Why There’s No Place Like Home for Introverts

an introvert enjoys his home

While extroverts might see the introvert’s love for staying home as a defect — a sign that we’re boring or missing out — I’m proud to be a homebody.

As an introvert, I have an almost spiritual connection to my home. That might sound melodramatic, but it’s true. Home is my haven, my sanctuary, my sacred space. It’s where I feel comfortable and able to be my most authentic self.

If you’re an introvert, you might feel the same way. Whether home means the place where you grew up, the house or apartment you’ve personalized, or the private bedroom sanctuary within a shared house, here are a few reasons why, for us introverts, there truly is no place like home.

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Why There’s No Place Like Home for Introverts

Home is how we recharge our energy.

Introverts like me need time alone to decompress. I see my home as the main place where I can recharge my energy.

When you think of it that way, home is an incredibly powerful thing. At the risk of sounding totally zany, there’s an almost magical quality about it. Being home refreshes my spirit in a way that nothing else can.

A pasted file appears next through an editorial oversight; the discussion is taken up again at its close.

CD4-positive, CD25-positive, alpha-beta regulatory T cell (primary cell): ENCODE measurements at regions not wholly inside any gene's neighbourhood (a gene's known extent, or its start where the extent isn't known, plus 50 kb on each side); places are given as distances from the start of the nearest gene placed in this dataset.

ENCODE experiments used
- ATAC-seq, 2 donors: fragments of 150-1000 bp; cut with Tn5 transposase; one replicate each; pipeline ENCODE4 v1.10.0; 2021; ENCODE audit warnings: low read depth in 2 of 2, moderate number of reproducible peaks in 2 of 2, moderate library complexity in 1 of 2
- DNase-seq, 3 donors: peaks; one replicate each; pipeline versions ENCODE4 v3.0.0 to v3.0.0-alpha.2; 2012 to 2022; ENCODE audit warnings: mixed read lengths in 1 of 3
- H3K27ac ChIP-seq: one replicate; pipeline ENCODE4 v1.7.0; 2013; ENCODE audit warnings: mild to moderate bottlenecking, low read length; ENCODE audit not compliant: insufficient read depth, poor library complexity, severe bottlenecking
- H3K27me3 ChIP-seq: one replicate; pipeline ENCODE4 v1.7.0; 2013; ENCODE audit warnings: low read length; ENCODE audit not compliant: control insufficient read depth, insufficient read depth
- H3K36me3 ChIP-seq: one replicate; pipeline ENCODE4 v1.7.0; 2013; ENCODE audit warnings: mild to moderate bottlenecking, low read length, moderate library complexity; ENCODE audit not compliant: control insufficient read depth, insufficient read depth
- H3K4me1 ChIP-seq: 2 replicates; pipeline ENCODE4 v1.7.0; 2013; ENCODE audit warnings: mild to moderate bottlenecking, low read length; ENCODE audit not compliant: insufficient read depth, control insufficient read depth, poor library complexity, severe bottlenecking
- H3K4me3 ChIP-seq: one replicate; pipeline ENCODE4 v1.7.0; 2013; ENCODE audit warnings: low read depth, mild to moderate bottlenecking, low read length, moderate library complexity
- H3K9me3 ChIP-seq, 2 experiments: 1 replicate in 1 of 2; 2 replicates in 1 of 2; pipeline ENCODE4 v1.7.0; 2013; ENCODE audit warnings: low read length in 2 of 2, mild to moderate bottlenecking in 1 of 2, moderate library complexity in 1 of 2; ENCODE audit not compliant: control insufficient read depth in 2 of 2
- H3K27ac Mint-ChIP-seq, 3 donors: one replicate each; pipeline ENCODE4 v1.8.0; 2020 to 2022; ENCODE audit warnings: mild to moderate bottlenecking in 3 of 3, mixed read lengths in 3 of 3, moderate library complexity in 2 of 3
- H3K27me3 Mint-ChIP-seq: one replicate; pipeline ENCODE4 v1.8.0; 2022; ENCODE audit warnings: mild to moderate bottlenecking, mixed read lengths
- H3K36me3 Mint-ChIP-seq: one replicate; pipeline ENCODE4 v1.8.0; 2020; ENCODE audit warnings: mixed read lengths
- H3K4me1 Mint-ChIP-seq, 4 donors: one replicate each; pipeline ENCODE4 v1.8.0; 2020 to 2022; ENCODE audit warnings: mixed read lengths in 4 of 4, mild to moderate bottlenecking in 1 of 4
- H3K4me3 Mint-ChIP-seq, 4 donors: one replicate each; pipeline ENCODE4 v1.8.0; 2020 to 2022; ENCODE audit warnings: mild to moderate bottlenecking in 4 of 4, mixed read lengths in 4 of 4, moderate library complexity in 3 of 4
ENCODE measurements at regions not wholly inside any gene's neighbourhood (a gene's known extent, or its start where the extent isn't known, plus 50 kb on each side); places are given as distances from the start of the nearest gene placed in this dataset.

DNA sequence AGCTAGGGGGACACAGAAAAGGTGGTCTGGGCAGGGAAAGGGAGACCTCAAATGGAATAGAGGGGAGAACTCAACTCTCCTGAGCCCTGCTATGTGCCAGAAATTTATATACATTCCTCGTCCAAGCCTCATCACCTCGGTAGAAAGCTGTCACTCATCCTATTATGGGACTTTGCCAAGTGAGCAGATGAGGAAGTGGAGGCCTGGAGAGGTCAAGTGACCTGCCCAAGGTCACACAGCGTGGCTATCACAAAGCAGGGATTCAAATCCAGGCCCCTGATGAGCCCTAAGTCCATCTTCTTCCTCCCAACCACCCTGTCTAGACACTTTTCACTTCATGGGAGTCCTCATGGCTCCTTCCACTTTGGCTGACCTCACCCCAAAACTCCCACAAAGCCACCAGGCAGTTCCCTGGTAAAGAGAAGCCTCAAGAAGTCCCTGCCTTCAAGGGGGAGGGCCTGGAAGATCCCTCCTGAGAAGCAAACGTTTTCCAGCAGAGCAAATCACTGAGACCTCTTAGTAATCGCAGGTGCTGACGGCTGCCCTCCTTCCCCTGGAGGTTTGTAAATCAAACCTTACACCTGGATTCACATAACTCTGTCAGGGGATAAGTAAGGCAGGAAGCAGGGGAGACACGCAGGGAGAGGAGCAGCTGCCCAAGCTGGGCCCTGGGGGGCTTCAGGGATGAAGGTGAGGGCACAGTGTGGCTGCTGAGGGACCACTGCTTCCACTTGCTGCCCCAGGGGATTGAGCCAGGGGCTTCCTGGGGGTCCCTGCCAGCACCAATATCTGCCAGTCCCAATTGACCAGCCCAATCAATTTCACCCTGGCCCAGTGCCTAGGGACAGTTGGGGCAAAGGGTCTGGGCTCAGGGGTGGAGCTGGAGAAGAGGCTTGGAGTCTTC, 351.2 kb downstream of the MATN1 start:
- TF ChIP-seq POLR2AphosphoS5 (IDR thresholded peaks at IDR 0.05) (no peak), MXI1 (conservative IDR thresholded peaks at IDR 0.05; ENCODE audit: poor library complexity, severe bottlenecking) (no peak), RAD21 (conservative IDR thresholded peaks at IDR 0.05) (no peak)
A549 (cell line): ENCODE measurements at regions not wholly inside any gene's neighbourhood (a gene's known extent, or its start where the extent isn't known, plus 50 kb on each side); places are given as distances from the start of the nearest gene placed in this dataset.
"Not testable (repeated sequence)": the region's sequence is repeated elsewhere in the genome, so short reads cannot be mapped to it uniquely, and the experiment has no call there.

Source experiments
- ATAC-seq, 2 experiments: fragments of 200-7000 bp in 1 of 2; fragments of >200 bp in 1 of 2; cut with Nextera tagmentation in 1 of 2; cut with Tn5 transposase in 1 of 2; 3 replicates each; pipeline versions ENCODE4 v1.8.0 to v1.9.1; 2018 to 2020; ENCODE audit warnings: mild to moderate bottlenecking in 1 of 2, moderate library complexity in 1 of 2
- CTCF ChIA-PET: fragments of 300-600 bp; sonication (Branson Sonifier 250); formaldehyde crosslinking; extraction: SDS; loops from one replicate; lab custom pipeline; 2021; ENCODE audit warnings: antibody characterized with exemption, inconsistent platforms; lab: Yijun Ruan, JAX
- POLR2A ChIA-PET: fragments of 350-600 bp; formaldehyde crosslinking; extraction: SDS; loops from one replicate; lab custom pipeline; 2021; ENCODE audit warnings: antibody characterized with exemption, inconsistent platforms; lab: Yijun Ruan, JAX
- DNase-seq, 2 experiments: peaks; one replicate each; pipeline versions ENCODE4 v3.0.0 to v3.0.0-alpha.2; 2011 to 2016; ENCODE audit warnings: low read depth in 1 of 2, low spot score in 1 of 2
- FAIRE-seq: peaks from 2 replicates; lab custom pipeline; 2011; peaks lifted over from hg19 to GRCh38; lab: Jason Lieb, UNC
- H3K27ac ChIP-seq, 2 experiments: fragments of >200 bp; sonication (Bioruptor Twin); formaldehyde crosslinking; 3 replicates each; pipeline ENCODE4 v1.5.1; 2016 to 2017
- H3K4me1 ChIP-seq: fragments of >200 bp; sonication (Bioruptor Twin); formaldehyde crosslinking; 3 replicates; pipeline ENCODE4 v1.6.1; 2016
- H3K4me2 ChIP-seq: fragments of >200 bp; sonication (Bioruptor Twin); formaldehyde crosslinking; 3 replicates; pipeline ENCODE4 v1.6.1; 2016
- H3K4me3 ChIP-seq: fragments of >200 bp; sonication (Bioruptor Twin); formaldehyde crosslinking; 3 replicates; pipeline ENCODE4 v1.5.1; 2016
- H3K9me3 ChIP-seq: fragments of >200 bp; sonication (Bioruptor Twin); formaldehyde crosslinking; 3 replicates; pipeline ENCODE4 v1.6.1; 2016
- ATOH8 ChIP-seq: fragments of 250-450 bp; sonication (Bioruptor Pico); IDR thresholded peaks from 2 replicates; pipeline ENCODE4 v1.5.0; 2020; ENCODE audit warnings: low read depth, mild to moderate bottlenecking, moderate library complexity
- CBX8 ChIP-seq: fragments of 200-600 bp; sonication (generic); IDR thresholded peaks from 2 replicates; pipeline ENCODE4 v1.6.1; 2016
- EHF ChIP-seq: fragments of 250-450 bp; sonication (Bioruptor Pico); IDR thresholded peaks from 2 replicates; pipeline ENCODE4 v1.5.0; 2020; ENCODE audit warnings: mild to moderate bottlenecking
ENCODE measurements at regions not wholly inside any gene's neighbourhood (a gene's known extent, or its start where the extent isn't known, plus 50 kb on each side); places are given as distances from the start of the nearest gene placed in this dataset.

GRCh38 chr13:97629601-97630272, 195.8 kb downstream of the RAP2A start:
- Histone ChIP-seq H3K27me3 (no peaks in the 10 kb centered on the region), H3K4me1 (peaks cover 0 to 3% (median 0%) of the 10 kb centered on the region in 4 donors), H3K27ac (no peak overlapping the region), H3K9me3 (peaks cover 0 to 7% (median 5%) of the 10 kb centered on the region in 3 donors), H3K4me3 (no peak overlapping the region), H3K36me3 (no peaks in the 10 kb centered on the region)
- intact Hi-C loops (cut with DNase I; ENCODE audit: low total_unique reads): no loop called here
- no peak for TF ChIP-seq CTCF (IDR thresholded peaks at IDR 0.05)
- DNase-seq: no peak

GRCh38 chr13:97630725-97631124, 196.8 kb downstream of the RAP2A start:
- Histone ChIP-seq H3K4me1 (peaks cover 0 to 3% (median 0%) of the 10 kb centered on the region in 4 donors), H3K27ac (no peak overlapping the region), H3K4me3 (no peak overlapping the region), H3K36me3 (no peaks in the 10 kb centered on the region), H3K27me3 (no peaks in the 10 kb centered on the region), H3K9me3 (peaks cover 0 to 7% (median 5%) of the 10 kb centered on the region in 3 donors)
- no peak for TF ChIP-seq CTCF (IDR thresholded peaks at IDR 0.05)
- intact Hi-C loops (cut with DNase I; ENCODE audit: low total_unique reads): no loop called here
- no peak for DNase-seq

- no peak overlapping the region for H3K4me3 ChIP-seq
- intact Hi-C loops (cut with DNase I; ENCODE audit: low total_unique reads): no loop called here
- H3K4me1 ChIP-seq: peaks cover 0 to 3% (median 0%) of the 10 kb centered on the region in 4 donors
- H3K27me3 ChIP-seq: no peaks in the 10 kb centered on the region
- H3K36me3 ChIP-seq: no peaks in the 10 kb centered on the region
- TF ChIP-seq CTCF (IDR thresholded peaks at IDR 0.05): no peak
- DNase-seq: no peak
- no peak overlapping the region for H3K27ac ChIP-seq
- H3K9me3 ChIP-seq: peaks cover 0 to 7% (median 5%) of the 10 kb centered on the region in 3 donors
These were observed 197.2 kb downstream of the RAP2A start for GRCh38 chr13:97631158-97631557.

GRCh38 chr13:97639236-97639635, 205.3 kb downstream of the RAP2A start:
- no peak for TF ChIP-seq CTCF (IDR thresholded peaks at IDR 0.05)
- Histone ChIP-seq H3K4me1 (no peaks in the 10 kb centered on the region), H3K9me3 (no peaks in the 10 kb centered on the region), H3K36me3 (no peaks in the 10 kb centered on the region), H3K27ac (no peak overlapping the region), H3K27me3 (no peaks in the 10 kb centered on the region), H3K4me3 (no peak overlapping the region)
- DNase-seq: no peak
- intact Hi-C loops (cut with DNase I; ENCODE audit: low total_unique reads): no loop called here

On a practical level, home is where I am safe to cry, to make mistakes, to practice and fail. I choose what to let in and what to leave out. I fill my home with the things that energize me, such as music, laughter, and whispered confessions to my most trusted friends. Even better, I keep out the things that drain my energy, like loud chatter, meaningless small talk, drama, and extroverts. (I’m just kidding about that last one… mostly).

Home is where I am most mindful. It’s where I think and reflect deeply. Where I spend time observing — the light, birds, air, my breath. It’s where I tend to my garden, my loved ones, and myself. Where I am most grounded, rooted, and sure of myself, literally and metaphorically.

Home is my soft place to land, a warm hug at the end of a long day, a sigh of relief after I’ve been holding my breath out in the world. Home is where I prepare myself to face the harshness of life outside my own four walls.

In other words, for sensitive introverts like me, home is the safe space where I regulate my emotions so I can be my best, most authentic self when I venture beyond my doors. It’s the reset button that allows me to interact with the world.

It’s where we have control.